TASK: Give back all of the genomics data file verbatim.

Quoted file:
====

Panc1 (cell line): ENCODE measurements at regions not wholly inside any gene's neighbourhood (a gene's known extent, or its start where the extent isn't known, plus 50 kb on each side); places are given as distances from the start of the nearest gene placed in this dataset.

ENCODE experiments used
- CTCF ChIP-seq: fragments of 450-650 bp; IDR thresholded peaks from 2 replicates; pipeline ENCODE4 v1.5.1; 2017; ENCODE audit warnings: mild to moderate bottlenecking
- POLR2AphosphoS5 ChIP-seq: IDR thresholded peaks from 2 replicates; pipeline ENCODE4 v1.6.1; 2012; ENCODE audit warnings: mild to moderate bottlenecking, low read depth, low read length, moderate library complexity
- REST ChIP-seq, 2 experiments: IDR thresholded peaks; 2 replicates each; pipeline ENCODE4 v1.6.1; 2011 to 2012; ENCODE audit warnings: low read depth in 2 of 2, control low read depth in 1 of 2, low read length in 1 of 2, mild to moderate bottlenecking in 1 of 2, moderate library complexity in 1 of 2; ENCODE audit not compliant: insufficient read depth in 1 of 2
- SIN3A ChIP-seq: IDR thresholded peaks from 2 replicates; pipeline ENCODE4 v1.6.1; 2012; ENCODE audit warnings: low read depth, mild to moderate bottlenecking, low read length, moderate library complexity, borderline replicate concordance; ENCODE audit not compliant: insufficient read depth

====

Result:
Panc1 (cell line): ENCODE measurements at regions not wholly inside any gene's neighbourhood (a gene's known extent, or its start where the extent isn't known, plus 50 kb on each side); places are given as distances from the start of the nearest gene placed in this dataset.

ENCODE experiments used
- CTCF ChIP-seq: fragments of 450-650 bp; IDR thresholded peaks from 2 replicates; pipeline ENCODE4 v1.5.1; 2017; ENCODE audit warnings: mild to moderate bottlenecking
- POLR2AphosphoS5 ChIP-seq: IDR thresholded peaks from 2 replicates; pipeline ENCODE4 v1.6.1; 2012; ENCODE audit warnings: mild to moderate bottlenecking, low read depth, low read length, moderate library complexity
- REST ChIP-seq, 2 experiments: IDR thresholded peaks; 2 replicates each; pipeline ENCODE4 v1.6.1; 2011 to 2012; ENCODE audit warnings: low read depth in 2 of 2, control low read depth in 1 of 2, low read length in 1 of 2, mild to moderate bottlenecking in 1 of 2, moderate library complexity in 1 of 2; ENCODE audit not compliant: insufficient read depth in 1 of 2
- SIN3A ChIP-seq: IDR thresholded peaks from 2 replicates; pipeline ENCODE4 v1.6.1; 2012; ENCODE audit warnings: low read depth, mild to moderate bottlenecking, low read length, moderate library complexity, borderline replicate concordance; ENCODE audit not compliant: insufficient read depth